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Well, it’s been a bit of a rush this week as I’ve been trying to tie up all loose ends before going on holiday. I think I got most of it done! The brilliant Chestnut team will look after things in my absence, so everything carries on as normal. Will they even notice I’ve gone?
Fear not, your regular ‘it’s Friday’ email will keep coming, as I know many of you rely on this to tell you when the weekend is looming. Apparently, some of you even find the content helpful as well!

Someone asked about an old tin of WoodWax 22 they were still working their way through. They reckon it was about ten years old! Methinks they need to do more polishing! Anyway, the wax hadn’t dried out to a solid lump, which is a testament to how well they had looked after it, but they weren’t getting the same shine they were used to. Does it have a shelf life?

The answer is ‘not really’. There’s nothing in the wax that can go off, as such, but what I suspect what has happened is that it might be getting firmer as it gets older, due to the natural evaporation of the solvent. This means that when the wax is applied to the wood, it won’t spread as easily, resulting in an unwanted build-up. With a fresher tin of wax, any build-up is easily removed because the wax is soft, but older wax will be more stubborn. That thicker coat won’t buff up as well as a thin coat.
There’s a simple solution to this, which is to use something slightly abrasive (Orange or White NyWeb are perfect) to apply the wax. The coarseness will help spread the wax thinner, and should help achieve the required shine.

This question started me thinking that it might be a good idea to talk about our other products, and their shelf life and storage.

Most of our products seem to go on forever; ten years, as above, is rather exceptional, though. We can only guarantee them for a year, because of being able to guarantee the packaging, but it’s rare for them to ‘go off’ and stop working. I’d expect at least 3–4 years for most of them. Some of them, such as Cellulose Sanding Sealer, might require the addition of some thinners to replace any lost due to natural evaporation, but that’s about it.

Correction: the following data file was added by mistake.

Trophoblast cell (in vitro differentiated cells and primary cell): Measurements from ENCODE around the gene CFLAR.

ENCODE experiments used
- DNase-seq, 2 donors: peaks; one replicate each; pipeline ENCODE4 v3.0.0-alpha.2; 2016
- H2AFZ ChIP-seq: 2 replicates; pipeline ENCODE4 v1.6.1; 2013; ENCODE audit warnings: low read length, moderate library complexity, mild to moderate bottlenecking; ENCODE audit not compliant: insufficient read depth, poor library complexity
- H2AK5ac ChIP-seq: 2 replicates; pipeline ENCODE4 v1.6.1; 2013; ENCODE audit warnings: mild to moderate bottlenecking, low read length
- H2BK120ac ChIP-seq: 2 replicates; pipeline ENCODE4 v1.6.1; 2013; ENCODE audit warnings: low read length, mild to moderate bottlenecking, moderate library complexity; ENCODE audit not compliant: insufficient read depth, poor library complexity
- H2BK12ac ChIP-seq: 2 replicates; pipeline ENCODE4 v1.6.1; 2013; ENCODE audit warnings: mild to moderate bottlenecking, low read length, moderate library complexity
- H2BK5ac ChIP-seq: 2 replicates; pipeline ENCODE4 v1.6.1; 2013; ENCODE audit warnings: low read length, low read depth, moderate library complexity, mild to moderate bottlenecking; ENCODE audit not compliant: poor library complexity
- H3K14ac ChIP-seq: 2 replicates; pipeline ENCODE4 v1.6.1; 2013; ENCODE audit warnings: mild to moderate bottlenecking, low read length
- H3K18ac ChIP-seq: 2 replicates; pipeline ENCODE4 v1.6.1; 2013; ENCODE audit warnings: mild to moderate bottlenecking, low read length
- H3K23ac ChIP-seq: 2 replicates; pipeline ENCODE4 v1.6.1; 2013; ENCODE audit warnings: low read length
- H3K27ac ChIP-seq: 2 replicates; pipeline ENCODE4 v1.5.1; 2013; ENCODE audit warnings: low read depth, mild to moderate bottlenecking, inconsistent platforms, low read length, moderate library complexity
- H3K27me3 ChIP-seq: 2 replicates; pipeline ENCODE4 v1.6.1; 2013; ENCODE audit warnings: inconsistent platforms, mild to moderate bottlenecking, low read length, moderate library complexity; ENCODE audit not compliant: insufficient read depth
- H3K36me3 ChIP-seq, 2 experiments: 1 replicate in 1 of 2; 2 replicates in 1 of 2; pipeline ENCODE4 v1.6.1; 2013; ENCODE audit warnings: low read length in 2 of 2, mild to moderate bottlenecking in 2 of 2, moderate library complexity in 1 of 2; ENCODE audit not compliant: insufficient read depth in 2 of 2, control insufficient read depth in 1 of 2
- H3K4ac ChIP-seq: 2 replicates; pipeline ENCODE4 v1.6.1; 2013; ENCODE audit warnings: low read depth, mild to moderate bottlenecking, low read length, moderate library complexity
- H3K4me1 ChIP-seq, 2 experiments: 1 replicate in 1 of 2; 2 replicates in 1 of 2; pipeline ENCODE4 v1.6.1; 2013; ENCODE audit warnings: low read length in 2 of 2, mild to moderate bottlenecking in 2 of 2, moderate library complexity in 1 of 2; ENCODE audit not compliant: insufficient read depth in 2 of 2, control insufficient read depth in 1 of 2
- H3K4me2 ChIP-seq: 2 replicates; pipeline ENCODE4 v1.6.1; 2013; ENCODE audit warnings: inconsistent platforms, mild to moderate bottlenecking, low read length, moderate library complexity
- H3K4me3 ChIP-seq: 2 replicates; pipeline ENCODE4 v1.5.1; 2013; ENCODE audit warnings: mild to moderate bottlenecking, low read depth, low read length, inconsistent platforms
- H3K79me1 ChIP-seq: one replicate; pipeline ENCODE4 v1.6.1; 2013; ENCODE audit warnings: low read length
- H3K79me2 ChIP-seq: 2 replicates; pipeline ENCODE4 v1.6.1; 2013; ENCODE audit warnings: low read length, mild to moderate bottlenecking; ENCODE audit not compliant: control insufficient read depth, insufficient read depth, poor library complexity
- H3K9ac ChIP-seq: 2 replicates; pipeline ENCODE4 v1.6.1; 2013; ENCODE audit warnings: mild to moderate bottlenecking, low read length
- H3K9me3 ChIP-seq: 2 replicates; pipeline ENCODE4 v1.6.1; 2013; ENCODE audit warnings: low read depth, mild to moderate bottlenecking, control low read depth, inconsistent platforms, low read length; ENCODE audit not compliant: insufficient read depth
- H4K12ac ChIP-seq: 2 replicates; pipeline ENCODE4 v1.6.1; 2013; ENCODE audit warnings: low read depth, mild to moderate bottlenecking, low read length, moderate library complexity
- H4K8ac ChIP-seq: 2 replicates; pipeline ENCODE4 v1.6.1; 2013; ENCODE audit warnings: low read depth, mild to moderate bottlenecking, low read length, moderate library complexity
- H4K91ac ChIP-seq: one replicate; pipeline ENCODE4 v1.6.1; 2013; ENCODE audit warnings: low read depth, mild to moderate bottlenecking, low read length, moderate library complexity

The thicker oils (Finishing Oil and Hard Wax Oil) can oxidise in a part-used can. This is because they are reacting with the air trapped in the tin, and they will get thicker over time and eventually set to a gel that can’t be recovered. We use inhibitors in the product to reduce this, but the best solution to avoid this (other than using it quicker!) is our Air Purge Spray. A quick squirt of this will remove the air and stop the oxidisation.

Aerosols, of which we have a few in our range, can lose pressure over time. Most seem to go on forever, I’ve got some very old cans here that we can’t sell due to their age, but we use on various things, and they’re still going strong. But it can happen, so in the main it’s something we recommend against bulk buying 2-3 year’s stock of, just in case.

And finally, on this topic, we’ve had reports of some of our Rainbow Waxes developing mould on them. This can sometimes happen with water-based products; one of the main ways to reduce the risk of this is to be extra careful how you store it. It should be kept in a cool, dry place, definitely out of direct sunlight, and with the lid tightly screwed on. Another tip is to not use a bare finger to apply the wax, a cloth, brush or even a glove is better. You can even go as far as to scoop a small amount of wax onto a clean surface and use it from there, which limits contact even further.

Well, I hope you have a good weekend. I’ll be recovering from an overnight flight, but hopefully I’ll be back on your computer again next week, in mind if not in body!

Have a good week